The rand began the week on better footing, dipping below the R19-mark yesterday on the back of a subdued US dollar as investors were cautiously awaiting US consumer inflation data today for clues on the potential trajectory of interest rates.
The US inflation numbers will give markets a new sense of direction, following recent resilient economic data coming out of the world’s largest economy that has further supported a cut in interest rates by the Federal Reserve (Fed).
Fed chairperson Jerome Powell recently highlighted that rate cuts were “not likely” to happen in March, adding that he could not overstate how important it was to restore price stability, by which he meant inflation is low and predictable.
This comes after the volatile domestic currency weakened to R19.15/$1 into the end of last week, sagging under the populist slant of the State of the Nation Address (Sona), which also failed to see urgent measures to reduce severe growth impediments.
TreasuryONE currency strategist Andre Cilliers said the dollar started the new week on a softer note, with most of the major Asian trading centres closed for the Lunar New Year holidays.
“Long dollar positions are being trimmed a bit as traders turn slightly cautious ahead of tomorrow’s US inflation data, while we also have a number of Fed members talking this week,” Cilliers said.
“The rand is currently on the back foot as a combination of an underwhelming Sona speech, Stage 6 load shedding, and possible political backlash from the US over SA’s stance on the Israel/Hamas conflict weighs on the currency.”
Ramaphosa’s Sona last week offered limited insights into his plans for addressing major challenges such as power cuts, prompting this change in focus.
Analysts felt that Ramaphosa’s speech was long on feel-good and short on anything new since 2024 is an election year.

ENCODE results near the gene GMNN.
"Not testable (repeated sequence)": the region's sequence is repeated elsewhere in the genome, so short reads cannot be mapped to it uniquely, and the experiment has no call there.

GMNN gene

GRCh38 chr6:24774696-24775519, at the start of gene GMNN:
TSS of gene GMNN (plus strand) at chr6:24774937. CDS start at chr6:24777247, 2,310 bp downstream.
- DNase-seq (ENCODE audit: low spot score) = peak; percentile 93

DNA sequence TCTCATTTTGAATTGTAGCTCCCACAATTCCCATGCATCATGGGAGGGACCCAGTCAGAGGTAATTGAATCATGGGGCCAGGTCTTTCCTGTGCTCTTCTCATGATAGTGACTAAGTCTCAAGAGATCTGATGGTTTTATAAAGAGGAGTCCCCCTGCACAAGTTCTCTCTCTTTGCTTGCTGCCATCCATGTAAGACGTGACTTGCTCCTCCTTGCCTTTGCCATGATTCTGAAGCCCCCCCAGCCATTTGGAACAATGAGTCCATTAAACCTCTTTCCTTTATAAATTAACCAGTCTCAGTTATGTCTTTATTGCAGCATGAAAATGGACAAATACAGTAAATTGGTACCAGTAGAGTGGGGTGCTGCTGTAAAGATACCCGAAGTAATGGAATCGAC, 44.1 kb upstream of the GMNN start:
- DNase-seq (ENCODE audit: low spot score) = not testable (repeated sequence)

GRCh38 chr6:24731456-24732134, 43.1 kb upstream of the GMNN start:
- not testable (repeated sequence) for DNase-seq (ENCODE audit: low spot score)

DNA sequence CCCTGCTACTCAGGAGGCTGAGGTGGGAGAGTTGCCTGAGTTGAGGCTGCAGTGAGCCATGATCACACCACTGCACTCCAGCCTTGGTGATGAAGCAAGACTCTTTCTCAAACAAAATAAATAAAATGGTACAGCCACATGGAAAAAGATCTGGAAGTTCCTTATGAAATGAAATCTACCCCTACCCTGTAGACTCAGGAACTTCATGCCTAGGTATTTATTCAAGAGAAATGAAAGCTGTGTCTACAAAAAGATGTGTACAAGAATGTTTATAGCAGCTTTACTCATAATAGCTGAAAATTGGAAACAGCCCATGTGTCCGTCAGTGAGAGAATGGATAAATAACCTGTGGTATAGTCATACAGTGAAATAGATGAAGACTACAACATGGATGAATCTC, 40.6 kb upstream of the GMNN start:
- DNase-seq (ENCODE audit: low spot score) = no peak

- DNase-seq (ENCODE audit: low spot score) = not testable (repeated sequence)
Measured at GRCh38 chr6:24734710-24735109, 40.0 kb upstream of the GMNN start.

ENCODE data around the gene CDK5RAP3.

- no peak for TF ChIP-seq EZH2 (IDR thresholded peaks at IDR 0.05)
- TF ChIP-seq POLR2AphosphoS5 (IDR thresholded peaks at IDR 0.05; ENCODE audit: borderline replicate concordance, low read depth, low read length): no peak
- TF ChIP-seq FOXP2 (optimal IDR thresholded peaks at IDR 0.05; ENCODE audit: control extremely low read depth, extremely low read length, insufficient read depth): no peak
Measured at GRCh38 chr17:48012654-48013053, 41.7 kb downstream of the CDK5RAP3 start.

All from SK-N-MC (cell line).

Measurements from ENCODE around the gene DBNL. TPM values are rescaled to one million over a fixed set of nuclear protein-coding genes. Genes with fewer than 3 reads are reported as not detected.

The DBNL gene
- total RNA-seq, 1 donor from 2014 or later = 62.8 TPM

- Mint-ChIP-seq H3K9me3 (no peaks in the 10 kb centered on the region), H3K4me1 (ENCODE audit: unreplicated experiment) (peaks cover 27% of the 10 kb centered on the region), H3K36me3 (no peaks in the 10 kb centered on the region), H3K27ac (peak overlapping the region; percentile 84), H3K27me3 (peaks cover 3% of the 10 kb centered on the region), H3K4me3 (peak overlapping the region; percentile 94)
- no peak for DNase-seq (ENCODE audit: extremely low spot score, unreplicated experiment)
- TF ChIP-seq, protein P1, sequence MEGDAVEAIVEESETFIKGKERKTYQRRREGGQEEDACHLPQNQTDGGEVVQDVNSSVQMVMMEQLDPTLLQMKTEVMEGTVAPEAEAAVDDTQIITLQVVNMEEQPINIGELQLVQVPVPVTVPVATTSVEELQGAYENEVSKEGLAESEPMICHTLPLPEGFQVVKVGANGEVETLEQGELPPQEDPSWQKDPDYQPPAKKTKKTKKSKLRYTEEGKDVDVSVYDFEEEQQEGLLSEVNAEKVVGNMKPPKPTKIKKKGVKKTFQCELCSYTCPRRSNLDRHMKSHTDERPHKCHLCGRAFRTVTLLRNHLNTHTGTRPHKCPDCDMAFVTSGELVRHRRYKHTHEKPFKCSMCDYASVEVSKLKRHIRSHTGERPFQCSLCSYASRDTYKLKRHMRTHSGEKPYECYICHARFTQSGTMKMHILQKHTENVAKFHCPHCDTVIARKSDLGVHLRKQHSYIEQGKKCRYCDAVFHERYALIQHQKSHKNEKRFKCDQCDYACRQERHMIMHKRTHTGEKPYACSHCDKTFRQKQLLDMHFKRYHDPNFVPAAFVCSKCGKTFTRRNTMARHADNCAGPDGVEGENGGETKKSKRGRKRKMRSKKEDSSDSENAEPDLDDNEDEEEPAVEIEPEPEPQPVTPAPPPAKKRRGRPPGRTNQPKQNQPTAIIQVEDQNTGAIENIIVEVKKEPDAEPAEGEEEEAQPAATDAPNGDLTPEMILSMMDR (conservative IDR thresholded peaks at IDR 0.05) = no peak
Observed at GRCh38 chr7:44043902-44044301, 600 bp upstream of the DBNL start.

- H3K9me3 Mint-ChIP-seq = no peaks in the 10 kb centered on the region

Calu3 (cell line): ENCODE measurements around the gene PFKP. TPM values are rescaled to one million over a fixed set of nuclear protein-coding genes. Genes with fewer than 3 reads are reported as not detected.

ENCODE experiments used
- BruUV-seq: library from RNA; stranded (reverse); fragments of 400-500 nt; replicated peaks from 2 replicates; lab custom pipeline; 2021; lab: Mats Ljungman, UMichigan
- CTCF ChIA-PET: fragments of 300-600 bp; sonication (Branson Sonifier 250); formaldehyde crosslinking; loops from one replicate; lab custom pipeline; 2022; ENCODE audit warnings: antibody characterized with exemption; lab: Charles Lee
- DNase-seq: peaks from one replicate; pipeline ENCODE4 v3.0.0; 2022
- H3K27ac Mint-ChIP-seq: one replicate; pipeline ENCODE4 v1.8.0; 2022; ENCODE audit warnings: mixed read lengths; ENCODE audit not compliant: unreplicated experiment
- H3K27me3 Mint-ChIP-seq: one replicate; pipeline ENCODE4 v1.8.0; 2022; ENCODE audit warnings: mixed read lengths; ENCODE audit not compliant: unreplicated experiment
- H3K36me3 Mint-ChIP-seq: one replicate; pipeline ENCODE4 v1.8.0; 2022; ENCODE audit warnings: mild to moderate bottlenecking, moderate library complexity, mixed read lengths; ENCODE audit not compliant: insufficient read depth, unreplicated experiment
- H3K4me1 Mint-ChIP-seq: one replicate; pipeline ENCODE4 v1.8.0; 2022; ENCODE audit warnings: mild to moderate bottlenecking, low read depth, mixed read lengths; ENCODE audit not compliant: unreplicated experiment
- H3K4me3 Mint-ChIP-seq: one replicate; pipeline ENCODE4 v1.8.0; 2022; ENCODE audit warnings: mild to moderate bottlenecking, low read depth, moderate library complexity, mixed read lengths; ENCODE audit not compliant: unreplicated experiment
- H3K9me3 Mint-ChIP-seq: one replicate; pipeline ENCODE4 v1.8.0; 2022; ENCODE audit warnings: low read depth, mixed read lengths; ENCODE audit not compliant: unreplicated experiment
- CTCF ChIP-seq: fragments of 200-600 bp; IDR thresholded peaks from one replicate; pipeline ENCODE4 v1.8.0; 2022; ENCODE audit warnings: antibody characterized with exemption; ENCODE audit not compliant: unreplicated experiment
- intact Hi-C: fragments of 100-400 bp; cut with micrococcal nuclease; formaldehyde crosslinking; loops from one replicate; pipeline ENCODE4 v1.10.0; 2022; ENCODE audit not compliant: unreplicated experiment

There will be another Sona after the election, and the main thing from an investor point of view is that there will be broad continuity with the reform agenda.
Business Leadership SA CEO Busi Mavuso said improving the business environment was absent from the agenda in this year’s Sona.
“The president’s speech is often strong on imagination but then strong on stagnation when it comes to translating vision into reality. Ultimately, the president needs a Cabinet that shares his reform vision and is committed to its swift implementation,” Mavuso said.
“If we are to deal with our many problems, we must focus on improving the business environment. It is key to enabling companies to establish and grow. Growing companies create employment and taxable revenue that can drive real change across the country.”
Investec chief economist Annabel Bishop also said the rand was being dragged down by multiple factors and was remaining undervalued.
Bishop said what was also negative for the rand was that the political heat had increased substantially this year ahead of the national elections, as parties jockey for voter support, with polls showing widely differing results for parties as the months wear on.
“The uncertainty ahead of South Africa’s election is putting a damper on the domestic currency,” Bishop said.
“Internationally, data coming out in the US added to market expectations that the US will not cut its interest rates next month, with Fed chair Powell highlighting it’s ‘not likely’ to happen in March, and markets pushing back May expectations as well.
“The US economy continues to see growth outshine expectations, quashing concerns over recession as a ‘soft landing’ is seen as highly likely, which has reduced the chance for US rate cuts, and so has seen some further rand, and emerging markets currencies, weakness.”